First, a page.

the Duchess of Windsor, my dear Wallis Simpson, on a year-long educational, experiential tour of the brothels in Beijing (The Duchess of Windsor: A Secret Life, Charles Higham)…
from my “This Is” series of artist profiles by Catherine Ingram, count in Jackson Pollock, Andy Warhol, Salvador Dali…
The “blasphemer” Gore Vidal, if only in his riotous, outrageous, and uncannily cheerful novel Live from Golgotha: The Gospel according to Gore Vidal…
Madonna’s innocent side (but not too innocent to conceal the dormant bitches lurking in the eyes of girls in their tweens or early teens) in her children’s story series The English Roses, illustrated by Jeffrey Fulvimari…
Oh and there’s the intersex man Cal Stephanides, Jeffrey Eugenides’s character in Middlesex, who had me at the very first sentence of his mindblowing 544-page narration: “I was born twice: first, as a baby girl, on a remarkably smogless Detroit day, in January of 1960; and then again, as a teenage boy, in an emergency room near Petoskey, Michigan, in August of 1974”…
No wonder I never feel alone in my room. It doesn’t come without health risks because even when I feel free of any obligations, free to just sink beneath the sheets, I find I share my bed with so many—lost children (say, Emma Donaghue’s Room), damsels in distress (Ronald Frame’s Havisham), missing girls (Kimberly McCreight’s Reconstructing Amelia), suicidal teenagers (Ned Vizzini’s It’s Kind of a Funny Story), and serialkillers (Bret Easton Ellis‘s American Psycho).
I must confess to my sleep doctor that the hours I should spend recuperating from the daily grind are often spent cast adrift on a vast ocean (The Life of Pi, Yann Martel), in an altered state (Requiem for a Dream, Hubert Selby, Jr.), on secluded islands (And Then There Were None, Agatha Christie), on the Planet of the Grand Buffoon (The Little Prince, Antoine de Saint-Exupery), in the woods of Kochi (Kafka on the Shore, Haruki Murakami), or in some mysterious bookshop (Mr. Penumbra’s 24-Hour Bookstore, Robin Sloan).
But what should keep me from having them all and more, if instead of physical books that eat up too much of my space, I had an e-reader, like the Kindle Unlimited, through which I can access millions of books for free? At the pace by which technology revolutionizes things, a small gadget may soon have enough space and memory to store the 53 million items you can read at the New York Public Library.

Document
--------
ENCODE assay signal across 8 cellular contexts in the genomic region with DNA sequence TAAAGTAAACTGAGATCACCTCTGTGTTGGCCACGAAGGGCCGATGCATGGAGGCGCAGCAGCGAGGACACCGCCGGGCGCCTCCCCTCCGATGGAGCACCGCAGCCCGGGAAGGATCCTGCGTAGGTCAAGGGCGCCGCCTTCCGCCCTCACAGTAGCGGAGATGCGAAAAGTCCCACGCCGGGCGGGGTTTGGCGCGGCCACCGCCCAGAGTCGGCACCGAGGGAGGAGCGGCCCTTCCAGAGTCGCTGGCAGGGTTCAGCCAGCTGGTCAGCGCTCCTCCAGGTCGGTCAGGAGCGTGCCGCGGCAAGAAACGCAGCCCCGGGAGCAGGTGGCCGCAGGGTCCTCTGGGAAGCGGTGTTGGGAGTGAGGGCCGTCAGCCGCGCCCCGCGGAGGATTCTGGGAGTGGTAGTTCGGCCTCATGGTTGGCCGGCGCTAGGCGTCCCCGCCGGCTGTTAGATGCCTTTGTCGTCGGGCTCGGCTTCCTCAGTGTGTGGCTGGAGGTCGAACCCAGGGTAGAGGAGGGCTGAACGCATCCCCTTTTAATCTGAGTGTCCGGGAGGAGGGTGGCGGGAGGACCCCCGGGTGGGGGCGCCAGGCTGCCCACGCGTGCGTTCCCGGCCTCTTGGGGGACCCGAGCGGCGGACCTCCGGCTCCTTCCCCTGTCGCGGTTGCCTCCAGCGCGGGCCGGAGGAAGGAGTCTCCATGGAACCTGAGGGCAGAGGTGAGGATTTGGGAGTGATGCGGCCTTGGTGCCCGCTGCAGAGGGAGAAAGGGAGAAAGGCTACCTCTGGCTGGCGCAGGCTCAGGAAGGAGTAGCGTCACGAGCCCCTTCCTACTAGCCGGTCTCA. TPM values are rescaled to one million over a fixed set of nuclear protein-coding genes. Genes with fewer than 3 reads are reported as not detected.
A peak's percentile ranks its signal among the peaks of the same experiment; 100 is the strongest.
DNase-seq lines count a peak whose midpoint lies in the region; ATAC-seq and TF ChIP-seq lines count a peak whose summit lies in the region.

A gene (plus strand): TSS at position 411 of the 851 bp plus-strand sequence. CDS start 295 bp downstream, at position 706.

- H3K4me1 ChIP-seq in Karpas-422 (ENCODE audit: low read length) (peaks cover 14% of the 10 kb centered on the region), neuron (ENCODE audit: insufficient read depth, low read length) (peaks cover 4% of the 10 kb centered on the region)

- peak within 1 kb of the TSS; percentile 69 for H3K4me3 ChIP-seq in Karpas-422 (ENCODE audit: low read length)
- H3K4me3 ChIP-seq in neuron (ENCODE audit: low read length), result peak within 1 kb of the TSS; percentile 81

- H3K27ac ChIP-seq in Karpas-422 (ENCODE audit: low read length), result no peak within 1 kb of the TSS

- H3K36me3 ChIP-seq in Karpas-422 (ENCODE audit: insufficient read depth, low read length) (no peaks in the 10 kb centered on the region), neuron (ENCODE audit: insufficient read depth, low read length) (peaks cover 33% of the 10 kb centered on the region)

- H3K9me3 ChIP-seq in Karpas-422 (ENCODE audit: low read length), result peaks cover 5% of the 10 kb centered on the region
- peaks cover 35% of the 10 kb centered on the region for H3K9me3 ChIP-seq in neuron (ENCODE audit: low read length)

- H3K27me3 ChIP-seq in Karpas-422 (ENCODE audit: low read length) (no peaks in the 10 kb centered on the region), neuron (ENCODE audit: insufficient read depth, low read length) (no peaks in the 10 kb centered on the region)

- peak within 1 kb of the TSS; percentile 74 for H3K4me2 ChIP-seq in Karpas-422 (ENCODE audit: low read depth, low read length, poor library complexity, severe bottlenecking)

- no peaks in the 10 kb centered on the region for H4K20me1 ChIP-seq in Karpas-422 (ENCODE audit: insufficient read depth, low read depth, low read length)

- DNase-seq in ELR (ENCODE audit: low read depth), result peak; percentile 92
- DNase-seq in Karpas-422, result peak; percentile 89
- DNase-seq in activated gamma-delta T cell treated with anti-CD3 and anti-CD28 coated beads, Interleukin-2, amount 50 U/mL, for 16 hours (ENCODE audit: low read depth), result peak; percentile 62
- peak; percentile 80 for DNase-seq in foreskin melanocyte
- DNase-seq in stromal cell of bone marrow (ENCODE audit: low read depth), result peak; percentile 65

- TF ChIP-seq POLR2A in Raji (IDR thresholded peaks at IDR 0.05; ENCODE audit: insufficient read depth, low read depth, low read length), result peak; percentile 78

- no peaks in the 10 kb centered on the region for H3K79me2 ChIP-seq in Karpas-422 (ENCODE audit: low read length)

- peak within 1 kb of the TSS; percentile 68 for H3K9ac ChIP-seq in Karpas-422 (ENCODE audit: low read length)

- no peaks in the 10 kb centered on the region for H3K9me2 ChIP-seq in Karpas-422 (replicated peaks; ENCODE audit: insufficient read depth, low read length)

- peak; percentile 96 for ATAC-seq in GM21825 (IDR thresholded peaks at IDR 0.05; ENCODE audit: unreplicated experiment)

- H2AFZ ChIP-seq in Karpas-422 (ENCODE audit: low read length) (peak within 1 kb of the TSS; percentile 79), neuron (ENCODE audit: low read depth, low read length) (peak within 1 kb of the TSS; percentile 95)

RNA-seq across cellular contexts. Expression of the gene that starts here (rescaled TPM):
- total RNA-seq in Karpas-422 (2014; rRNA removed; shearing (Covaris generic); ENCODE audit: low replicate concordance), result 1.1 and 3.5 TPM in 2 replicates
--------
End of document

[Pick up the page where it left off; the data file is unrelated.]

But do I have any need—or enough time—to read that many?
And how much power do I need to keep an electronic device at full charge to read that many books? Plus how many models of such a device will I need in the course of my life in this age, the age of obsolescence, in which whenever I buy anything, a new, better, faster, smaller, more advanced model is likely being developed to take what I have just bought straight to the wasteyard in a few years, even a few months, like the three MacBooks-turned-junk that I’ve accumulated over such a short period of 10 years?
No, it’s not fair, but I think I can read no more than 5,000 books in this lifetime, so I guess I might as well relish them, feel them on my skin, under my thumb, my eyes feasting on every detail, the creases even, the scent of paper hot off the press or mildewed by time wafting to my nostrils as I turn each page, and the weight of them on my abdomen, or my lap, or my chest, in my hands, no matter how heavy they are, as heavy and burdensome as, say, Ham on Rye by Charles Bukowski.
E-readers are like porn, they can be just as satisfying, but I am a hopeless romantic, not to mention touchy-feely, when it comes to books.
I like my books as they are—solid, tactile, tangible, imposing, very, very physical.
Author’s Note: This has been updated from an article originally written in 2016.